The Abbot of St Albans, John of Wheathampstead, had made a visitation on the Priory in the early fifteen century and found it in such a poor condition that it barely supported two monks. After reflection, he decided to close the Priory and unite it with St Albans Abbey. In 1428 the remaining monks were withdrawn from the Priory but a Chaplain remained to fulfill the terms of the endowment. 

To bring about closure, the Abbot had to gain the consent of representatives of the founder and consent of the Patron, Reginald Grey (Third Baron Grey de Ruthyn) and to obtain a Papal Bull, a formal decree from the then Pope, Martin V. Lord Grey signed a full surrender of all his rights in the Priory in May 1434 and the Papal Bull was granted bearing, interestingly, the names of both Pope Martin V and his successor Pope, Eugenius IV. However, it was an expensive matter to claim and use the Bull so the Abbot accordingly tried to find out from lawyers whether an ordinary Prelate could grant him the necessary Licence.

Whilst this possible course of action was being pursued, the Royal Escheator intervened and declared the Priory to be forefeit to the Crown. A jury was summoned to investigate the Abbot of St Albans's title to the Priory, the lands of which were valued at that time at £12. If this could not be proven, ownership of it would pass to the Crown but, in fact, the Abbot was able to prove his title, probably without difficulty, thus allowing him to close the house successfully in 1435.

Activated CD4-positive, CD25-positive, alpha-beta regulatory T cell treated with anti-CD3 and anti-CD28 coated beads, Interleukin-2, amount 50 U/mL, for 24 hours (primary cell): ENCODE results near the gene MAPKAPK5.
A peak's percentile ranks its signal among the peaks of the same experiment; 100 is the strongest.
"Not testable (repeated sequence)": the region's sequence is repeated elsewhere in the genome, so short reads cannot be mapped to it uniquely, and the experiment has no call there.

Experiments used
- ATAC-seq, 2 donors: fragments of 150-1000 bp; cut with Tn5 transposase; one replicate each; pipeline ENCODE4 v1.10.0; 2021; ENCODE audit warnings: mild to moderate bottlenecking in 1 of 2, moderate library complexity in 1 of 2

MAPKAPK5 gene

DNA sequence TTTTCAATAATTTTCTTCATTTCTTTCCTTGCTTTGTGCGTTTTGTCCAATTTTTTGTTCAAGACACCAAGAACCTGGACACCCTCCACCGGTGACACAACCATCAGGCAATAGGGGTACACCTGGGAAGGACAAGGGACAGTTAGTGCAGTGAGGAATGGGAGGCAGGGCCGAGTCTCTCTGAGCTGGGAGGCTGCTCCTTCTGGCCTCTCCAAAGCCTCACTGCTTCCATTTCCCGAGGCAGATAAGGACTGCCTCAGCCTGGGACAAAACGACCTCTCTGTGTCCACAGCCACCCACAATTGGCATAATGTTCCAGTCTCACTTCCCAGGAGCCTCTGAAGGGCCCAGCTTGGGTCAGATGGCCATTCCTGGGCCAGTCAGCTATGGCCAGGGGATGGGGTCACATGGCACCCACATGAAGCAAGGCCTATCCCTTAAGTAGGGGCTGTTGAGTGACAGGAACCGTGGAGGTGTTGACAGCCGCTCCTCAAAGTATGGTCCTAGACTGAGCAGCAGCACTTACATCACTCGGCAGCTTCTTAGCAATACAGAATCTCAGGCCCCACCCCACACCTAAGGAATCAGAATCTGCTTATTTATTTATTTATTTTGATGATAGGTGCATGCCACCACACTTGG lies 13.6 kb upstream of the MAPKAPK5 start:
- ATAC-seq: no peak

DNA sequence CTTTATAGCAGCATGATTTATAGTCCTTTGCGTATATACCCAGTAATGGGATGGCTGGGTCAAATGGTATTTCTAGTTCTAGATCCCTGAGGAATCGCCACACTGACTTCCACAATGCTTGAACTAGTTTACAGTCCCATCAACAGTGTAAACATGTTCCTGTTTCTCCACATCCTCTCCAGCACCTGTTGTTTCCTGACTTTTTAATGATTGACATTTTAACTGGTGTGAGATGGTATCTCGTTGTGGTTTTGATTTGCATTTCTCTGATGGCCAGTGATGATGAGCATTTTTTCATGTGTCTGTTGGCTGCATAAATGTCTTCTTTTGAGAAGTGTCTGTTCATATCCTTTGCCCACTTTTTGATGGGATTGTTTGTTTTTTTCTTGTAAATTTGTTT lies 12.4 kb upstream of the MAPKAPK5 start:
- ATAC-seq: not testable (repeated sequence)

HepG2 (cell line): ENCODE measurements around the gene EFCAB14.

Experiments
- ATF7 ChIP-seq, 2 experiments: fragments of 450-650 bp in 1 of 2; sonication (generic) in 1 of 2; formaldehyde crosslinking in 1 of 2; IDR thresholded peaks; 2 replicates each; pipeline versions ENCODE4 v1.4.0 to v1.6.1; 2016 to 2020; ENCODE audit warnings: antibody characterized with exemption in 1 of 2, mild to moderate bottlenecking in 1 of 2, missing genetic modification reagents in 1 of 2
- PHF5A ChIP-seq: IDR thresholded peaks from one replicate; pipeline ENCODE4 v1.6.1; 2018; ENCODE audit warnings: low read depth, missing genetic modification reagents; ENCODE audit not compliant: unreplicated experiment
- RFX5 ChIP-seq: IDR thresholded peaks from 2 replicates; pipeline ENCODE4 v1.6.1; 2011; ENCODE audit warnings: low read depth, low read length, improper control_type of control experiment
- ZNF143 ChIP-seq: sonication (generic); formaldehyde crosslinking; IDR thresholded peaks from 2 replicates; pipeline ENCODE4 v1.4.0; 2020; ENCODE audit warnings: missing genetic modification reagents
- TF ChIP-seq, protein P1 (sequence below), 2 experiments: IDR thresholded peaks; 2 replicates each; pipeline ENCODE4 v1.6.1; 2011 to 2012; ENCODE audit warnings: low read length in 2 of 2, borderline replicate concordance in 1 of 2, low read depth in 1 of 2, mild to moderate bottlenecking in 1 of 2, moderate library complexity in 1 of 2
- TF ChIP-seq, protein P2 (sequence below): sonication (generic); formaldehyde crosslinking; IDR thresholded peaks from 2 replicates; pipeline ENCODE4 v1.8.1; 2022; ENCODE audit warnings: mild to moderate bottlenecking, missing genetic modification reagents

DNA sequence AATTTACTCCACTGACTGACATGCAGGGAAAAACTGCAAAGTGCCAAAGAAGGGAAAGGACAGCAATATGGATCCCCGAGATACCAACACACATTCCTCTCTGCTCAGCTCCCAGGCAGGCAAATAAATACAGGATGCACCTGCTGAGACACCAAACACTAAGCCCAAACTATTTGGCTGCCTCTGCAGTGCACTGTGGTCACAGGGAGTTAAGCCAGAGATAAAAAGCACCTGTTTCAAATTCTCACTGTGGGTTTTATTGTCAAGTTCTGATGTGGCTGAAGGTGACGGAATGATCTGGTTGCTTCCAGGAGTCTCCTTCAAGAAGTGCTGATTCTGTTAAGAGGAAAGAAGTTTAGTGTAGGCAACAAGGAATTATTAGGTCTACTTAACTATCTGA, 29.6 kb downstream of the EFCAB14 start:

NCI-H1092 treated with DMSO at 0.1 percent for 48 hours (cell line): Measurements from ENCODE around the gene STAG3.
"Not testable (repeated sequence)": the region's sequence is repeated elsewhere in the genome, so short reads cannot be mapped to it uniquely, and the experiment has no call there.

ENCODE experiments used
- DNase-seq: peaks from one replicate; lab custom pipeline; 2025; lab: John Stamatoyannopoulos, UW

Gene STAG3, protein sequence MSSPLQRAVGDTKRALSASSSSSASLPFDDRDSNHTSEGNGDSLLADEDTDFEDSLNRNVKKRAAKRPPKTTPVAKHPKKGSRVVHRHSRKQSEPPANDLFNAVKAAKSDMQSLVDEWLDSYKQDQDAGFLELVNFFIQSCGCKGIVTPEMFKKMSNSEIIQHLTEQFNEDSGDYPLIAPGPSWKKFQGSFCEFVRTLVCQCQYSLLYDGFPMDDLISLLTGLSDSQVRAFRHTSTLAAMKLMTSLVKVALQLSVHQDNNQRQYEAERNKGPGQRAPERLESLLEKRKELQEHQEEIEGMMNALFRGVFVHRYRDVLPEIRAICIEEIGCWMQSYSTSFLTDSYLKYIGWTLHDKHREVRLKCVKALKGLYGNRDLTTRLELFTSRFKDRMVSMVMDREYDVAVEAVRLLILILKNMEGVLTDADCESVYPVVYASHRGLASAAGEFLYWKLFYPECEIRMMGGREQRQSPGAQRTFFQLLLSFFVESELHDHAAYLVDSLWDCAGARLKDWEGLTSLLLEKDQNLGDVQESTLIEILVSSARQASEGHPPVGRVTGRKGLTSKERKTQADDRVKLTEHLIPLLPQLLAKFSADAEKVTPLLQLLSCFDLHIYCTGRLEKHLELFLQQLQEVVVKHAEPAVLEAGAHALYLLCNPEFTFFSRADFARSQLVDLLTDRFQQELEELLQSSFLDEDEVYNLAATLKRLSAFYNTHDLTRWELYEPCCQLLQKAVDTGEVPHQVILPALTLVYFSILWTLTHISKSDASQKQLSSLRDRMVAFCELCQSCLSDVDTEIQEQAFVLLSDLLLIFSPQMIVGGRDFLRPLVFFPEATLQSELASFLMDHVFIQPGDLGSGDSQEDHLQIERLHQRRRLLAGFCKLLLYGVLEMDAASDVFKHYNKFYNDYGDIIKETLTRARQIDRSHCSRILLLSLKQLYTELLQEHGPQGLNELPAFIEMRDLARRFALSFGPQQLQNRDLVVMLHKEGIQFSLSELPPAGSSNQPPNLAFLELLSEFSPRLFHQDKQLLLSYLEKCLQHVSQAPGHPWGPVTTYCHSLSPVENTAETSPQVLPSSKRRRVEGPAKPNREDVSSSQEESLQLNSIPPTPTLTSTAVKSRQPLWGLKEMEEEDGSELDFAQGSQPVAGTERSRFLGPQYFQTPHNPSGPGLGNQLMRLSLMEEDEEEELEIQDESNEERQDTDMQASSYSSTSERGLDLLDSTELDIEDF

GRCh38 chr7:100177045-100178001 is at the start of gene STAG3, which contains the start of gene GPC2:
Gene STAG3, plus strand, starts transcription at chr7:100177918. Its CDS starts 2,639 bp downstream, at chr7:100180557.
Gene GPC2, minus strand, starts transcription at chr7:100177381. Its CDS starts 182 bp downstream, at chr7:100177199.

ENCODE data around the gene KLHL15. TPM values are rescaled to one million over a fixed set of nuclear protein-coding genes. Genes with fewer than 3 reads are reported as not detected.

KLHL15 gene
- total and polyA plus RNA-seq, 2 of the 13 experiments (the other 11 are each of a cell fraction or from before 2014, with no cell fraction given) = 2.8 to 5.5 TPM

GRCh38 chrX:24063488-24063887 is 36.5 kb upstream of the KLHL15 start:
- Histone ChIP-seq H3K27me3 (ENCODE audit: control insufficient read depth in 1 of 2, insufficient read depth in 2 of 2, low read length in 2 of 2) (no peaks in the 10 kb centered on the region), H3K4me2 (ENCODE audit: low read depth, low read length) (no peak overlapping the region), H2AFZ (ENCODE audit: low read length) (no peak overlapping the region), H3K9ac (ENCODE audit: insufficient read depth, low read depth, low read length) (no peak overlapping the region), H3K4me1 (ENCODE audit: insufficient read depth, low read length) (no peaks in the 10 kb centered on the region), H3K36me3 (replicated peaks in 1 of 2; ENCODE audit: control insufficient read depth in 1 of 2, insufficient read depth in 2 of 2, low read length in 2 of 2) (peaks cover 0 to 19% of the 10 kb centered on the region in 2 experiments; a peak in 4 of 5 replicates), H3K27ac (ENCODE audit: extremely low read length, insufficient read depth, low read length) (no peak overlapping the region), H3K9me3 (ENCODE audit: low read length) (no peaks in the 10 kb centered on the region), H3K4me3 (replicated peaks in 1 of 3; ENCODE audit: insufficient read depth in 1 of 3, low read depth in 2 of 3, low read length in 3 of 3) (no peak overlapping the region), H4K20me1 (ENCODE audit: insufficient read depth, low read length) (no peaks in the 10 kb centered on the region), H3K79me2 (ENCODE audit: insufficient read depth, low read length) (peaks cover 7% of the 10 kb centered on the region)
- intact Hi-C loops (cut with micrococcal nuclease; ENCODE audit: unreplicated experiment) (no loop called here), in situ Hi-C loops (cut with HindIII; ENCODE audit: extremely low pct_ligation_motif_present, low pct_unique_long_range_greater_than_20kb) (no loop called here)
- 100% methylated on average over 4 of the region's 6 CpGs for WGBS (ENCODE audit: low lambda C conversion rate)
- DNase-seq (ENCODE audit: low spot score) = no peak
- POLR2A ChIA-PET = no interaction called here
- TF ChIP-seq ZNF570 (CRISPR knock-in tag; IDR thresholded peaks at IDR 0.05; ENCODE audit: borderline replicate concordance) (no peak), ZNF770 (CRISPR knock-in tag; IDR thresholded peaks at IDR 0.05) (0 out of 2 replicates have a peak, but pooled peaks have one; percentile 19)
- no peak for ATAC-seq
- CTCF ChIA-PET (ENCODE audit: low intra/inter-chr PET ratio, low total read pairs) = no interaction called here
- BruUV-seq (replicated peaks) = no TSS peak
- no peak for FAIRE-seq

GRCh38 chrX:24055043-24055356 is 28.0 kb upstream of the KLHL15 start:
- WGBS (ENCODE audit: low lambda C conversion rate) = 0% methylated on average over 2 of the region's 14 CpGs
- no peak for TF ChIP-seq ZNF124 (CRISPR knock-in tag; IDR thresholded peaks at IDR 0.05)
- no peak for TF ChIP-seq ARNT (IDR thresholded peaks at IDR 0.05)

The revenues of the Priory, stated by the Abbot to be £18 per annum, were applied, amongst other things, towards funding the Abbey’s university students at Oxford, helping to maintain the office of Master of the Works at the Mother house and, it appears, in helping to celebrate the Anniversary of the Abbot himself! Lord Grey de Ruthyn was granted a rent of 20 shillings a year and the Vicarage of Clophill was re-instituted from a Vicarage to a Rectory, on condition that the Rector should say mass three times a week for the soul of the Priory’s founder.  

The title “Prior of Beaulieu” seems to have survived for a while, although in name only. However, once the Priory was closed the decay of the buildings continued. There is, however, some debate as to whether the chapel may have survived as far as the seventeenth century as part of the Manor of Beadlow, the lease of which had, back in 1538, included a clause that the lessee was to keep “the leaded chapel” in a state of repair. It has been assumed that this refers to the chapel of the original Priory but this is by no means certain.